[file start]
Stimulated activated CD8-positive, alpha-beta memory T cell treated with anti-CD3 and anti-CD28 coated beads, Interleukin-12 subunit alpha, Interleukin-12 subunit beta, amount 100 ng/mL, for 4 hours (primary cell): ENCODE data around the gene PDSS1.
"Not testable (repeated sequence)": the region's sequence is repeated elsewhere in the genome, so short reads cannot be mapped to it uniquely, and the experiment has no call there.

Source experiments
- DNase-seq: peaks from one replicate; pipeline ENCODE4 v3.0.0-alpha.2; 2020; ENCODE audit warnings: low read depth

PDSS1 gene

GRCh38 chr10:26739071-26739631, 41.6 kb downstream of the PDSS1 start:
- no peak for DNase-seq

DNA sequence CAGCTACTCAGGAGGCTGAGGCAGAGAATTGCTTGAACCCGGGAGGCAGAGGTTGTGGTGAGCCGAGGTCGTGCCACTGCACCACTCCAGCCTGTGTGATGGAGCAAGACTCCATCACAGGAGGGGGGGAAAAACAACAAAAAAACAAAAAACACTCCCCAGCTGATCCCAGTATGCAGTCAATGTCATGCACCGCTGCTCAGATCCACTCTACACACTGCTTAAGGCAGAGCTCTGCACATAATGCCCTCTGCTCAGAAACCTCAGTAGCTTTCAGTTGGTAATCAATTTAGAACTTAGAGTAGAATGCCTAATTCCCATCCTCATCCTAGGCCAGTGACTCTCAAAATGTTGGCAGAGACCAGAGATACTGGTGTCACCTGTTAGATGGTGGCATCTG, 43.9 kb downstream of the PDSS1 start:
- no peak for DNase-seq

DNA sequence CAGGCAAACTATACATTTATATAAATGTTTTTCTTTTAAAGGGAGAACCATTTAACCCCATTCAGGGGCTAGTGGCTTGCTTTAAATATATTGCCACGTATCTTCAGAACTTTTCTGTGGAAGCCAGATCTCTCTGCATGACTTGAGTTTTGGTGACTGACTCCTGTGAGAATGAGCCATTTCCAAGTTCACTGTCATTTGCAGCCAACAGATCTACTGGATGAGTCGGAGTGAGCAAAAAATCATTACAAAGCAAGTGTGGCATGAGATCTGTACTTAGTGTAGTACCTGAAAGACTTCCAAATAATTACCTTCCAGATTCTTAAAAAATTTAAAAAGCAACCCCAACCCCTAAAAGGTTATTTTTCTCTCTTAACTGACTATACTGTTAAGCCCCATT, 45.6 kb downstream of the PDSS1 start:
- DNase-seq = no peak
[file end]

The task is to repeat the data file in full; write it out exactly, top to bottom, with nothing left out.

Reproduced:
Stimulated activated CD8-positive, alpha-beta memory T cell treated with anti-CD3 and anti-CD28 coated beads, Interleukin-12 subunit alpha, Interleukin-12 subunit beta, amount 100 ng/mL, for 4 hours (primary cell): ENCODE data around the gene PDSS1.
"Not testable (repeated sequence)": the region's sequence is repeated elsewhere in the genome, so short reads cannot be mapped to it uniquely, and the experiment has no call there.

Source experiments
- DNase-seq: peaks from one replicate; pipeline ENCODE4 v3.0.0-alpha.2; 2020; ENCODE audit warnings: low read depth

PDSS1 gene

GRCh38 chr10:26739071-26739631, 41.6 kb downstream of the PDSS1 start:
- no peak for DNase-seq

DNA sequence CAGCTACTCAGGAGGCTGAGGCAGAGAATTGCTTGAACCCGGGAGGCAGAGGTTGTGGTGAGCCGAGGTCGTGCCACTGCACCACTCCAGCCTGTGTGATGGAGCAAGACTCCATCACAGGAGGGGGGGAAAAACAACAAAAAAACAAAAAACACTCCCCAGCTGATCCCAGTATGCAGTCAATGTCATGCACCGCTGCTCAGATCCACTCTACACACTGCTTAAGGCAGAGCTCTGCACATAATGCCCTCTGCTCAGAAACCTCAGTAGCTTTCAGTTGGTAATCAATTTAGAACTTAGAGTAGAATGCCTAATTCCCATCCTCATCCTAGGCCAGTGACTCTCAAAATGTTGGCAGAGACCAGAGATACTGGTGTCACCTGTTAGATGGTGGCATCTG, 43.9 kb downstream of the PDSS1 start:
- no peak for DNase-seq

DNA sequence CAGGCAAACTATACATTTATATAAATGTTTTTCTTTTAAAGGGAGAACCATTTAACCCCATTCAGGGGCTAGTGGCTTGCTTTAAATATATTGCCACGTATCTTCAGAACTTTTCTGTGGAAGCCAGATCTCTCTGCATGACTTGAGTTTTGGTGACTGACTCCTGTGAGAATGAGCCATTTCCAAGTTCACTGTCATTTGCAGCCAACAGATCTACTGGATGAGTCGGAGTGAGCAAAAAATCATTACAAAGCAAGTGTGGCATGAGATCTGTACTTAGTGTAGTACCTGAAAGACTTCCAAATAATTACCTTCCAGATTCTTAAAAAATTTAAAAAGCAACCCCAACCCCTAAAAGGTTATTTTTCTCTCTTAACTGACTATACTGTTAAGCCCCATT, 45.6 kb downstream of the PDSS1 start:
- DNase-seq = no peak